Egypt army delays unity talks

Opposition urges ‘no’ vote as Egypt set for 2-stage referendum

An Egyptian woman votes on a draft constitution at the Egyptian embassy in Jordan yesterday. Photo: AFPAfp, Cairo

Egypt’s crisis showed no sign of easing yesterday as the army delayed unity talks meant to ease political divisions and the opposition set near-impossible demands for taking part in a looming constitutional referendum.

Voting on the controversial Islamist-backed draft charter is due to start on Saturday with a second round scheduled for a week later.

Egyptians abroad have already started casting their votes in embassies and consulates, the official MENA news agency said.

Mass demonstrations for and against the referendum called by Islamist President Mohamed Morsi took place in Cairo late on Tuesday.

But there was no repeat of the violent clashes between Morsi supporters and foes last week that left eight people dead and hundreds injured.

The army, which has deployed troops and tanks to protect the presidential palace in Cairo, said it was postponing to an unspecified “later date” talks it had scheduled for Wednesday between Morsi and the opposition.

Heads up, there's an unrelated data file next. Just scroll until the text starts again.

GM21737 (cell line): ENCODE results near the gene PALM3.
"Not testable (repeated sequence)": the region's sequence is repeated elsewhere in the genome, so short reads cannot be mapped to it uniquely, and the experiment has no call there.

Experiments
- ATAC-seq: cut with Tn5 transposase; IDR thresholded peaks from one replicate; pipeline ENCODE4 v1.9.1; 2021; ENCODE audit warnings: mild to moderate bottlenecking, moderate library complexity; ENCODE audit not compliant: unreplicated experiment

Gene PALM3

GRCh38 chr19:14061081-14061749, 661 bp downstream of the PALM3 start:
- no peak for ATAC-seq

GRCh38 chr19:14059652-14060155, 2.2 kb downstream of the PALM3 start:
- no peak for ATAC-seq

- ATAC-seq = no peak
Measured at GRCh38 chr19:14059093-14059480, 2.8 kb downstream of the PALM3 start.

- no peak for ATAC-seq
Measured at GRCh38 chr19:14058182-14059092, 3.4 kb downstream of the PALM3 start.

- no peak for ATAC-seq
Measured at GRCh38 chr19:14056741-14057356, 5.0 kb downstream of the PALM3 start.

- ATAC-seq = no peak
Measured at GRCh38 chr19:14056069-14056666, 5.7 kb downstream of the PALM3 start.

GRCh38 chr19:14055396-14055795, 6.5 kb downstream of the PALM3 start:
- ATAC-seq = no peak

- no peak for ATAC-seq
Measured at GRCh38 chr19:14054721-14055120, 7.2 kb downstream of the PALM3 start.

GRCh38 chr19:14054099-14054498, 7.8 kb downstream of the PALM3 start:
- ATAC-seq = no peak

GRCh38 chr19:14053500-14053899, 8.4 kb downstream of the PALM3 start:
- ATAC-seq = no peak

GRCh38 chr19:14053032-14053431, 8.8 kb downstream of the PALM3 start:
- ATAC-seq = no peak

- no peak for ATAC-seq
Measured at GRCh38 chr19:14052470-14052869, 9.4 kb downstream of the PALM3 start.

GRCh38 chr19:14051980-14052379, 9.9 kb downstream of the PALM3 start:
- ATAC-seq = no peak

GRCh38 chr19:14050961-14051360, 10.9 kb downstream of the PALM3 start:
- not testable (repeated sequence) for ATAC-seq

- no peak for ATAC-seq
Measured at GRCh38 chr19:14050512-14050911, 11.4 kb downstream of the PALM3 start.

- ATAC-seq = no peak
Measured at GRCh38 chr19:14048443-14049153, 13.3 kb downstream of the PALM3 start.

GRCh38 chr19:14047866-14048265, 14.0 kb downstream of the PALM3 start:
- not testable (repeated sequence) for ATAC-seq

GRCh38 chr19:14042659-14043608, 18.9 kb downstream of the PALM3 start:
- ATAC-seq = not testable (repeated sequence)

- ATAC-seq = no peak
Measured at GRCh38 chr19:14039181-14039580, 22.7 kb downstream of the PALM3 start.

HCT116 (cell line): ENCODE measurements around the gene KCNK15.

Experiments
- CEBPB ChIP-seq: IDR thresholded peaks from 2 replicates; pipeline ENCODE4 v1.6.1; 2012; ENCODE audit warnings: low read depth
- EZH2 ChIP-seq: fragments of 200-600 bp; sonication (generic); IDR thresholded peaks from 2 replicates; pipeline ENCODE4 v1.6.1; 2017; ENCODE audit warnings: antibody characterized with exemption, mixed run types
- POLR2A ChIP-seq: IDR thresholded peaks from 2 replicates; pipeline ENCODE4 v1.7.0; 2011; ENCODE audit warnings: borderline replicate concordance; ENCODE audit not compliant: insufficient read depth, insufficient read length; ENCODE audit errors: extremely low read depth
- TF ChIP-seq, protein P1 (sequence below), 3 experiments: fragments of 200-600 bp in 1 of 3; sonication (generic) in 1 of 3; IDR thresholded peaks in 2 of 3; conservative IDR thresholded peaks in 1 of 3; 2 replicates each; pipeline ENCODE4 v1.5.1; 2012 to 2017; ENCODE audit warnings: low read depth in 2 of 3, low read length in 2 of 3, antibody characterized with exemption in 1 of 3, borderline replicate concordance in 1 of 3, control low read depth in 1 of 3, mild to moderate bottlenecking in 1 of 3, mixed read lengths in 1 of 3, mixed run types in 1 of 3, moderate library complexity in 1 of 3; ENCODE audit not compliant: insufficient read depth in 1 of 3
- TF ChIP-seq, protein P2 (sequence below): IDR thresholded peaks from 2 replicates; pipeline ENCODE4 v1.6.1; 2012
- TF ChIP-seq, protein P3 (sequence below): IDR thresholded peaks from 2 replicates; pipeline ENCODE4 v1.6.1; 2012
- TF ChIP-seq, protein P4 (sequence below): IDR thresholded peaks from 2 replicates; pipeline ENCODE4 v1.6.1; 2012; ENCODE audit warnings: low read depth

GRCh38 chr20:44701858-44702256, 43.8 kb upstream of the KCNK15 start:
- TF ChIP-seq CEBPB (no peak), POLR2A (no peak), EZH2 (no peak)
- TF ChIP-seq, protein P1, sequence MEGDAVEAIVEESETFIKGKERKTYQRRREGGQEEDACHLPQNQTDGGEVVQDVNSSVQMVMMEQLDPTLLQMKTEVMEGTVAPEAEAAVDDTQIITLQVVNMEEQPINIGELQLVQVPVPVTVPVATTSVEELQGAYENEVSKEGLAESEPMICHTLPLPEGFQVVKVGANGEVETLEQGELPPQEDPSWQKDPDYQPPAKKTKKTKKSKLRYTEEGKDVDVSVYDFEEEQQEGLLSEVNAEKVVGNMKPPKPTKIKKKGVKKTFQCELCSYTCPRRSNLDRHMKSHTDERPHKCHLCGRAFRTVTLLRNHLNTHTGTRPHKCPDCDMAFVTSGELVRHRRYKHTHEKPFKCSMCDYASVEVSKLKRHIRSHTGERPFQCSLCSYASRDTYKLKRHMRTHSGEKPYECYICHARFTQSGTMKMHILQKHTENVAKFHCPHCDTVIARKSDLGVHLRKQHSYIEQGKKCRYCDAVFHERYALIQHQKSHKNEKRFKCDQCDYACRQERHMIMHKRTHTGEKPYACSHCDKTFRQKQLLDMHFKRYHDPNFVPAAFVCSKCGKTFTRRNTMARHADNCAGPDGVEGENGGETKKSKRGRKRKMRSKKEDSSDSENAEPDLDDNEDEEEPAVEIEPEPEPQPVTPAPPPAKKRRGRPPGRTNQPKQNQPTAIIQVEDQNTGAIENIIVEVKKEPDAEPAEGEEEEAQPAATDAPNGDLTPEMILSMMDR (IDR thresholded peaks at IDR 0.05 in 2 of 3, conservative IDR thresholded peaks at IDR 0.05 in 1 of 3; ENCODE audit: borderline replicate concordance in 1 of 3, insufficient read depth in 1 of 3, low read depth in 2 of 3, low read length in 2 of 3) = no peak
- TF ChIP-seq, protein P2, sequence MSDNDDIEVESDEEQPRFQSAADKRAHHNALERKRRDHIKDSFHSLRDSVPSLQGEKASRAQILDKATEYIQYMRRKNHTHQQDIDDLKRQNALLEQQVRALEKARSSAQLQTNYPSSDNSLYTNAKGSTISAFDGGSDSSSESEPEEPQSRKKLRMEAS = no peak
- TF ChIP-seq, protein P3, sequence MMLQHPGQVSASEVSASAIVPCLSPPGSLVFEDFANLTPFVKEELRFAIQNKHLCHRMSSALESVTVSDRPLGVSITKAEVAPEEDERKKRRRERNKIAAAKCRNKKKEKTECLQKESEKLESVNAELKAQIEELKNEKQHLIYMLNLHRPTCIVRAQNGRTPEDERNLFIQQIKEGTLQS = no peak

Responses to its invitations to the dialogue “were not at the level wished for,” the military explained in a statement on its official Facebook page.

The opposition National Salvation Front, which said it had agreed to take part in the talks, appealed to its supporters to vote ‘no’ in the referendum on the draft charter.

It warned it could call for a boycott if Morsi’s government failed to meet tough conditions.

“We call to Egyptians to go to polling stations to refuse the proposed constitution and to vote no,” it said in a statement read by a spokesman at a news conference.

That position would harden to a boycott call if Morsi’s government did not organise the voting on a single day — this coming Saturday — as originally planned, and if judges and international poll monitors did not oversee it.

Those conditions appeared near-impossible for Morsi to meet. A key group of judges has already said it will not oversee the vote. Pro-Morsi judges would be stretched too thin to monitor the referendum in one day.

Michael Wahid Hanna, a political analyst at US think-tank The Century Foundation, told AFP that, given the Muslim Brotherhood’s proven ability to mobilise grassroots support, the odds were good that the referendum would pass, although it was not “an absolute certainty.”

But that may turn the crisis to worse.

The military has already said it fears the Arab world’s most populous country is headed for a disastrous “dark tunnel” unless the two sides talk. It has warned it will not allow the situation to worsen.

Source: The Daily Star